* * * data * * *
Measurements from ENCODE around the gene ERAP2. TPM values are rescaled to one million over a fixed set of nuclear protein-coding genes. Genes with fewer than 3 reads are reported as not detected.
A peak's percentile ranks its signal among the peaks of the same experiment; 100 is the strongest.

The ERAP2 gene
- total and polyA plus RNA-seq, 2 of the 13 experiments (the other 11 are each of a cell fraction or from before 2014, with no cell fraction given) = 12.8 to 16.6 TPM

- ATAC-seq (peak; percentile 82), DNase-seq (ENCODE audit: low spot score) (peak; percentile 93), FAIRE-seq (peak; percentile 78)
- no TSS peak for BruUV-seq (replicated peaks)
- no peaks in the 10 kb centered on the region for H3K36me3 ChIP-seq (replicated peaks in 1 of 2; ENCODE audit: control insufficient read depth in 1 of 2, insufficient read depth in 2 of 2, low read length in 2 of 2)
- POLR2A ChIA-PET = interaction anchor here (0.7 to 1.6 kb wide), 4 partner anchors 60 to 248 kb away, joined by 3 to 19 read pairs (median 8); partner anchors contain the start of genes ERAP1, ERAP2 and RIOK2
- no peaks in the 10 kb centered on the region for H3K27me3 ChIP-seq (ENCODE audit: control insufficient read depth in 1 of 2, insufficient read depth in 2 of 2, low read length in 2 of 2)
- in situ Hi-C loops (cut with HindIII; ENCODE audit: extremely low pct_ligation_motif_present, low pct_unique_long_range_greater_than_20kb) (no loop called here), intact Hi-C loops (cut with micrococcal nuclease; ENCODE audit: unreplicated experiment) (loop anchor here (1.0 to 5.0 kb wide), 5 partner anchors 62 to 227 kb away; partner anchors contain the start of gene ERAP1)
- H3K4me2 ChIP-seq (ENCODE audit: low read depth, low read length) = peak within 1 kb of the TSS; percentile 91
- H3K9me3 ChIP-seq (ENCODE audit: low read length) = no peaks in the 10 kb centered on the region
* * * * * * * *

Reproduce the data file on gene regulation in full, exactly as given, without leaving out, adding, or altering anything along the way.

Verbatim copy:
Measurements from ENCODE around the gene ERAP2. TPM values are rescaled to one million over a fixed set of nuclear protein-coding genes. Genes with fewer than 3 reads are reported as not detected.
A peak's percentile ranks its signal among the peaks of the same experiment; 100 is the strongest.

The ERAP2 gene
- total and polyA plus RNA-seq, 2 of the 13 experiments (the other 11 are each of a cell fraction or from before 2014, with no cell fraction given) = 12.8 to 16.6 TPM

- ATAC-seq (peak; percentile 82), DNase-seq (ENCODE audit: low spot score) (peak; percentile 93), FAIRE-seq (peak; percentile 78)
- no TSS peak for BruUV-seq (replicated peaks)
- no peaks in the 10 kb centered on the region for H3K36me3 ChIP-seq (replicated peaks in 1 of 2; ENCODE audit: control insufficient read depth in 1 of 2, insufficient read depth in 2 of 2, low read length in 2 of 2)
- POLR2A ChIA-PET = interaction anchor here (0.7 to 1.6 kb wide), 4 partner anchors 60 to 248 kb away, joined by 3 to 19 read pairs (median 8); partner anchors contain the start of genes ERAP1, ERAP2 and RIOK2
- no peaks in the 10 kb centered on the region for H3K27me3 ChIP-seq (ENCODE audit: control insufficient read depth in 1 of 2, insufficient read depth in 2 of 2, low read length in 2 of 2)
- in situ Hi-C loops (cut with HindIII; ENCODE audit: extremely low pct_ligation_motif_present, low pct_unique_long_range_greater_than_20kb) (no loop called here), intact Hi-C loops (cut with micrococcal nuclease; ENCODE audit: unreplicated experiment) (loop anchor here (1.0 to 5.0 kb wide), 5 partner anchors 62 to 227 kb away; partner anchors contain the start of gene ERAP1)
- H3K4me2 ChIP-seq (ENCODE audit: low read depth, low read length) = peak within 1 kb of the TSS; percentile 91
- H3K9me3 ChIP-seq (ENCODE audit: low read length) = no peaks in the 10 kb centered on the region